A restaurant table overlooking a harbour in france

Holiday nutrition: top tips for eating abroad

Tempting though it may be, holiday food can be high in calories, and before you know it those extra pounds have piled on. But the good news is there are ways to enjoy your well-earned break without compromising your health and wellbeing.

Clinical nutritionist Suzie Sawyer visits her three favourite countries and shares her top holiday nutrition tips.

When in Spain…

Spanish local fare is ever tempting. Tapas is one of the main foodie highlights of Spain, but so enticing are these small dishes that it’s all too easy to over order. Try to limit yourself to six if you can. When it comes to holiday nutrition, dishes including gazpacho, stuffed peppers, mussels, scallops, beef strips and fish stew are all great choices. But try not to overdo the traditional aioli (garlic mayonnaise) and bread, deep fried fish such as whitebait and patatas bravas (fried potatoes with rich sauce). They won’t do your waistline any favours.

Spain also has its fair share of traditional English eateries serving high-calorie ‘comfort’ food, but the secret is to give them a miss. The predominance of beautiful coastal resorts means there’s always plenty of freshly caught delicious fish on the menu which combined with a low-calorie mixed salad make for the perfect healthy, balanced meal.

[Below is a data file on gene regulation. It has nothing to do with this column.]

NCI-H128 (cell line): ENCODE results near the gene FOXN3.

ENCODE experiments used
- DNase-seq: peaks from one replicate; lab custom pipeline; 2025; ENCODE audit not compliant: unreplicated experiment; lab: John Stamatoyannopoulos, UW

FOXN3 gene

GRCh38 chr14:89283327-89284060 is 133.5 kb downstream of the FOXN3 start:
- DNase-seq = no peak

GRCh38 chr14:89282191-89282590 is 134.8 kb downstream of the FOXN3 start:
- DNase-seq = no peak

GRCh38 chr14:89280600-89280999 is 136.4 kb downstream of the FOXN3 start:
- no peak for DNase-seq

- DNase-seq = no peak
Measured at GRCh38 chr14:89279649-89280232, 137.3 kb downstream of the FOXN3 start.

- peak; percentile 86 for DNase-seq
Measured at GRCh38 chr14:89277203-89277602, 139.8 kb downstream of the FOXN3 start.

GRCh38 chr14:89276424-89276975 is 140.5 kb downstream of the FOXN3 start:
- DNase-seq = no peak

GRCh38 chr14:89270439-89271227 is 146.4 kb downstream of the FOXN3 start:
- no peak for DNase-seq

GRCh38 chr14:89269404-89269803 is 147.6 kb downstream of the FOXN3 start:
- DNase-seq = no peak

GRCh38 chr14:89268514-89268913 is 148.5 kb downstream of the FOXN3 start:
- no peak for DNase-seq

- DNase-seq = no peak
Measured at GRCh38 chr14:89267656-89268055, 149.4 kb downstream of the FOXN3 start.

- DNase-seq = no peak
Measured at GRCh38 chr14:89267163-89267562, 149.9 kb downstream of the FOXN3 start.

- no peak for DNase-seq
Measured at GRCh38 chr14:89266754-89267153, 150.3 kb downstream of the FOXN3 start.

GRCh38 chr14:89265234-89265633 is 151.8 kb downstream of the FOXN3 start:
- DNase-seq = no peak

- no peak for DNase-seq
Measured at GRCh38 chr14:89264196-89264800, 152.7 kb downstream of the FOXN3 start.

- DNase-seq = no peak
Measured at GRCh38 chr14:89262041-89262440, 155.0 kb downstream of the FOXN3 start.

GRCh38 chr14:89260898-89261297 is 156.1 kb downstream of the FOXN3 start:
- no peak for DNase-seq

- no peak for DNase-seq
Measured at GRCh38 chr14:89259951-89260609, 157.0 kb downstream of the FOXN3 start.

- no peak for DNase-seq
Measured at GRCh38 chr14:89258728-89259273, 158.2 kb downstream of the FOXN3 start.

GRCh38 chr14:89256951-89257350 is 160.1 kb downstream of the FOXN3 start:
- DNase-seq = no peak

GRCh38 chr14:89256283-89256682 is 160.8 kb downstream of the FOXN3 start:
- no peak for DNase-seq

When in Italy…

We only need to take a look at those beautiful, svelte Italian ladies to know that pasta doesn’t need to be fattening. The secret is to keep an eye on portion sizes and avoid creamy sauces.

Take your pick from spaghetti, fettucine, tagliatelle or any other variety. For the ultimate holiday nutrition top with vegetable or tomato-based sauces (pomodoro) and vary with garlic, onions, spinach and spring vegetables. Avoid pesto, carbonara sauces or any others that are cream-laden.

Italy also serves up a wealth of healthy ‘mains’ or Secondo dishes including fresh fish, veal and chicken cooked in delicious ways with plenty of vegetables. Finally, watch out for those pizzas. They are best avoided except perhaps as a last-night treat!

When in France…

Just like the Italians, the French love their food but are generally not overweight. They also have a passion for garlic, which adds great flavour but is also super-healthy for the heart and immunity.

Traditional French fare includes snails, mussels, local fish, scallops and vegetable (generally onion) or fish soup. The French are generally not big on vegetables in restaurants, preferring to eat salads either at the beginning of the meal or as a side dish. However, if you do see vegetables on the menu, they’re often served with cheese, which is high in fat. The biggest watch point in France are the croissants! They generally weigh it at around 250 calories each with a whopping 16 grams of fat and that’s before you load them with jam and butter.

However, as we know, part of the French paradox is down to their love of red wine. Enjoy in moderation and you’ll be coming back from your hols feeling super-healthy and refreshed.


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